10 Nov Buzz Aldrin inspires a new generation
Buzz Aldrin, the second man to walk on the moon, stepped out on the Germanna Community College’s Culpeper campus lawn Friday to fly drones with local students and inspire a new generation to look up in wonder.
Aldrin, now 84, was the lunar module pilot in 1969 on Apollo 11, the first manned moon landing, and piloted the Gemini 12 mission.
At Germanna’s Joseph R. Daniel Technology Center, during the visit for his ShareSpace Foundation, he acted as mentor to Culpeper high school students in the Germanna Scholars program and to elementary school-aged children from local Boys & Girls Clubs.
While students built their drones, Aldrin showed them how to fix problems with the propellers and told about how when he was young he had to make simple propeller machines “out of cement, balsa wood, tissue paper, a propeller and one rubber band.”
“When we went to the moon no one had heard of STEM,” he said, talking about the push to bring science, technology, engineering and mathematics to students.
Aldrin said that while American students were achieving in school then, standards aren’t what they used to be. Now, educators need to figure out how to get enthusiasm for science, math, technology, engineering and even art to create curious, creative students.
Autumn Rhea, 9, and in fifth grade; Luke Cianciotti, 7, a third-grader; and Carter Rees, 9, in fourth grade, worked together on a drone.
“It’s cool,” Luke said about Aldrin’s visit.
Autumn and Carter were able to ask Aldrin questions.
Carter asked Aldrin if he was first on the moon’s surface, to which he replied, “Neil was closer to the door.”
And Autumn asked what it was like on the moon.
“It was out of this world,” Aldrin replied.
In the Germanna Scholars group, Noah Shealy, a 16-year-old junior at Culpeper County High School, and Emily Boutchyard, 16 and a junior at Eastern View High School, built drones and talked with Aldrin about his experiences.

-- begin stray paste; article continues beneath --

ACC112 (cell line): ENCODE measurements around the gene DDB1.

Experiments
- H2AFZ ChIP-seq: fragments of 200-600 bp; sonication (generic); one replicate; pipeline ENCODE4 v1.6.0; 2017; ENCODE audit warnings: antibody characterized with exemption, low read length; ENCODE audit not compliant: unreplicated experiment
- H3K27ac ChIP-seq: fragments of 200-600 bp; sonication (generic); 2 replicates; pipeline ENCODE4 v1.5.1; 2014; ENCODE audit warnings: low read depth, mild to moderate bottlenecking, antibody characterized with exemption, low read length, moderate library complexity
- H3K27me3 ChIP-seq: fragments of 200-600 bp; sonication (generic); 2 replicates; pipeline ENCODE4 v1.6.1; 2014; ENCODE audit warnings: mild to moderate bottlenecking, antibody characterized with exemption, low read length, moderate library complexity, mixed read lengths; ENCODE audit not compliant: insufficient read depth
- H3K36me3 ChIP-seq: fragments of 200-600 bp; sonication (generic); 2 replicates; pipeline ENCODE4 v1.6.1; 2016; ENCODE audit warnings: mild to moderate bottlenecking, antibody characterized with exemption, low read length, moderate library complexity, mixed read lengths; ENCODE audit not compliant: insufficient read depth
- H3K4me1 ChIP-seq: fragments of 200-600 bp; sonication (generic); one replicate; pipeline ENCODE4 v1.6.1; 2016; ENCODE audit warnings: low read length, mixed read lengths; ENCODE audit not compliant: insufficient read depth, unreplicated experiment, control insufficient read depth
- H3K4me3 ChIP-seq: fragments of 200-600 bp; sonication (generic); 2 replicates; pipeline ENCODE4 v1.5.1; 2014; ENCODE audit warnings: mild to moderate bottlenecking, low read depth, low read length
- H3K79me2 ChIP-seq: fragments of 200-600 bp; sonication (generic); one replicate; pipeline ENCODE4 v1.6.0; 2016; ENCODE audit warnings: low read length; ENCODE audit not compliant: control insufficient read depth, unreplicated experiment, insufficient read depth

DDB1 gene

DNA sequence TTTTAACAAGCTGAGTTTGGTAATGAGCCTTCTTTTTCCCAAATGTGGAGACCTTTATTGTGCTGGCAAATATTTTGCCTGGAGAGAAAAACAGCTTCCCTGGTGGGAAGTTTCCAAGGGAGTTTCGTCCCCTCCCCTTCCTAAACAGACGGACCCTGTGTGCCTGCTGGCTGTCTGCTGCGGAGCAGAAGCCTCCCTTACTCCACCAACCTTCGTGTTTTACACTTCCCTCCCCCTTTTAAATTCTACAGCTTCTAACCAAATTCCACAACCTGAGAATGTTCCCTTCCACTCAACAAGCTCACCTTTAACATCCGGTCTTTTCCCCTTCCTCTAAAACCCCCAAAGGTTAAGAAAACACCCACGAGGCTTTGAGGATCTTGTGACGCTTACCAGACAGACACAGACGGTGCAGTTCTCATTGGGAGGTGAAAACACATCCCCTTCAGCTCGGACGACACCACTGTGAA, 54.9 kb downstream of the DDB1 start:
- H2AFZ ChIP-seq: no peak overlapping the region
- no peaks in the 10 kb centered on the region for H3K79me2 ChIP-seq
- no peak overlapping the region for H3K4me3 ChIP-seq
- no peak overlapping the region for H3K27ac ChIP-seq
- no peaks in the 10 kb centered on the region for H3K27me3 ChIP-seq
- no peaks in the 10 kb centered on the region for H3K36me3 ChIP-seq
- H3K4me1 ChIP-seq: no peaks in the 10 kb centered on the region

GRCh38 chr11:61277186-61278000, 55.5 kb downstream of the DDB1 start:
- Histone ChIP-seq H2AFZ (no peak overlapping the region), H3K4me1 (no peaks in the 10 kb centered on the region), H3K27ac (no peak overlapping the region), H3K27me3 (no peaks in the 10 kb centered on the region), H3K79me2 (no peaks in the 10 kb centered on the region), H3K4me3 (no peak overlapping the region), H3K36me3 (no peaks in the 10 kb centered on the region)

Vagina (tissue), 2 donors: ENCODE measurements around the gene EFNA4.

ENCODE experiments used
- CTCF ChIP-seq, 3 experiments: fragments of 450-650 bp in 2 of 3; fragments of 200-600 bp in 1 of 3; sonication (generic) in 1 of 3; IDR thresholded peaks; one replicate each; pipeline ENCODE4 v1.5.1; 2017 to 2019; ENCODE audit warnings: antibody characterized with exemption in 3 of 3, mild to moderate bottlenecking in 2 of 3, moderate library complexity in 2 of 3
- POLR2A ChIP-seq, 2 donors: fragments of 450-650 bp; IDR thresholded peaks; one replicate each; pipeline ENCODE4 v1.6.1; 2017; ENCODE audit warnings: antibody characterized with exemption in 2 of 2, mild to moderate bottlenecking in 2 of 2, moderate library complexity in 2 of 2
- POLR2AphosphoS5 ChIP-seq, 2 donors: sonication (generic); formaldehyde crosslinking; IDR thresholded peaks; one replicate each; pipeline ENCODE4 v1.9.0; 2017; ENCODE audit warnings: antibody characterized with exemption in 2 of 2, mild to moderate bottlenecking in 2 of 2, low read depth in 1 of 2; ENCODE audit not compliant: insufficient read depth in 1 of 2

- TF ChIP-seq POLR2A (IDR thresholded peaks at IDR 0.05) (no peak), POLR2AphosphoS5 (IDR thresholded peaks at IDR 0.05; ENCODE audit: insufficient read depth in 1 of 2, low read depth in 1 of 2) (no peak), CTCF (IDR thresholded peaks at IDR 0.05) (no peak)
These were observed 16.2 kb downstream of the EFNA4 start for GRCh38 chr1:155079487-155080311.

This is the first semester for the program, which allows select students from Culpeper to earn an associate degree at Germanna before they graduate from high school.
“It’s exciting; this is a once in a lifetime experience,” Emily said.
Noah wants to go into the Army after high school and do something science-related in the service. He was interested to learn that Aldrin started out in the Air Force.
Aldrin didn’t just inspire the children, though.
David Sam, president of Germanna Community College, related how the Apollo 11 mission prompted him to get interested in robotics.
And drone instructor Michael Cain, who also has his own company, RCYourC Inc. that creates drone technology, said Aldrin has always been a hero of his and his influence prompted him at a younger age to get involved in science and even try to become and astronaut.
“One of you may follow in my footsteps,” Aldrin said to the students. “You may want to go to Mars. Embrace the power in your hands. Everyone has a choice to make. There was more than technology in that lunar landing in 1969. It’s how you program things, how you program your life. You’re here working on drones— that’s special.”
Aldrin has been outspoken in favor of humans creating a permanent colony on Mars, rather than revisiting the moon.
And he hopes to inspire a generation who will go out an achieve that goal of making humanity a two-planet species.
“It takes doing something new and different [to inspire people about space again],” he said. “Today there are not many people who think anything is impossible. They see tremendous exaggeration in movies and video games. We’re getting spoiled. It takes hard work and allocation of resources.”
He said that the most expensive year of the Apollo project wasn’t when the lunar module landed. It was two years before and that made the flight possible.
Germanna’s foundation executive director and vice president for institutional advancement, Doug Elliott, reached out to Aldrin through a contact within his educational organization and brought him to Germanna to talk and interact with students.
“Our missions overlap,” he said. “We are reaching underserved populations and teaching the importance of a “STEAM”—science, technology, engineering, art and mathematics—education.”